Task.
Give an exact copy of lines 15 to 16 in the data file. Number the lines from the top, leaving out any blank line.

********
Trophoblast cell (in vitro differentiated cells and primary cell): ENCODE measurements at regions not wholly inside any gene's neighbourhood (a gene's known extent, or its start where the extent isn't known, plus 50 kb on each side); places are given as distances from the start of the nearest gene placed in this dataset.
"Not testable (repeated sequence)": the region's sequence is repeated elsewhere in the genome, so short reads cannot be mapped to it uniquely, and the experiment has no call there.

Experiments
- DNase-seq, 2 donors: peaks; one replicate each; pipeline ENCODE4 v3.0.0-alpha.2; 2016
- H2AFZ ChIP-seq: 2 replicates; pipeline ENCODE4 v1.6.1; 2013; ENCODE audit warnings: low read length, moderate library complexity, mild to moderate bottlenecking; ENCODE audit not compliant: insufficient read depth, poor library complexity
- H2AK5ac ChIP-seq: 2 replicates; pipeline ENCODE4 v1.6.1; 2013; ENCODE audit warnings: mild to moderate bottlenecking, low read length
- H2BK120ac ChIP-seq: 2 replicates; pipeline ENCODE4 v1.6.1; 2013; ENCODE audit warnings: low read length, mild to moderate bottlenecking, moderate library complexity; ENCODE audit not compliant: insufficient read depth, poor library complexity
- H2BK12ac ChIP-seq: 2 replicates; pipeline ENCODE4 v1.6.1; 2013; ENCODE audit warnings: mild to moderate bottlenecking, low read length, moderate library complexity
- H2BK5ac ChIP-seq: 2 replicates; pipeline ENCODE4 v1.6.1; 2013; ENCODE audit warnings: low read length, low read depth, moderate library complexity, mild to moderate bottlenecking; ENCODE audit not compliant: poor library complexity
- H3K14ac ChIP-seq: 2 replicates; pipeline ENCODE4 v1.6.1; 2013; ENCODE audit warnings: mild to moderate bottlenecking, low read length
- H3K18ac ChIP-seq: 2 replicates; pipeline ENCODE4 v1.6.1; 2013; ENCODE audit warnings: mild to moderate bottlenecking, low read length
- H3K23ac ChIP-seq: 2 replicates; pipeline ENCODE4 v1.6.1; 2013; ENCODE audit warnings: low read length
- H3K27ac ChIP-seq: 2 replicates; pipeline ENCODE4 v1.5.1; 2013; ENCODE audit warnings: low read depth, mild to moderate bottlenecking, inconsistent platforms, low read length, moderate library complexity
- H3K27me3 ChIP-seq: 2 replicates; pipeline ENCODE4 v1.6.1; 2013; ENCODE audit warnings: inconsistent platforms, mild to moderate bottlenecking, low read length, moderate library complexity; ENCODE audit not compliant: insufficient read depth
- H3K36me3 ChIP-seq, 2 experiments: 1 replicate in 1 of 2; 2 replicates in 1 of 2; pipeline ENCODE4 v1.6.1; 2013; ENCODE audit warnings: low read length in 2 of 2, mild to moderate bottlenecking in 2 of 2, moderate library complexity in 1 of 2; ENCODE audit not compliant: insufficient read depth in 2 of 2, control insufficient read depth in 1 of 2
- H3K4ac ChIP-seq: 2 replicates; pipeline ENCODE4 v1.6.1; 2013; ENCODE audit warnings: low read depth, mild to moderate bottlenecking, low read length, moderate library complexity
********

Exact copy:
- H3K36me3 ChIP-seq, 2 experiments: 1 replicate in 1 of 2; 2 replicates in 1 of 2; pipeline ENCODE4 v1.6.1; 2013; ENCODE audit warnings: low read length in 2 of 2, mild to moderate bottlenecking in 2 of 2, moderate library complexity in 1 of 2; ENCODE audit not compliant: insufficient read depth in 2 of 2, control insufficient read depth in 1 of 2
- H3K4ac ChIP-seq: 2 replicates; pipeline ENCODE4 v1.6.1; 2013; ENCODE audit warnings: low read depth, mild to moderate bottlenecking, low read length, moderate library complexity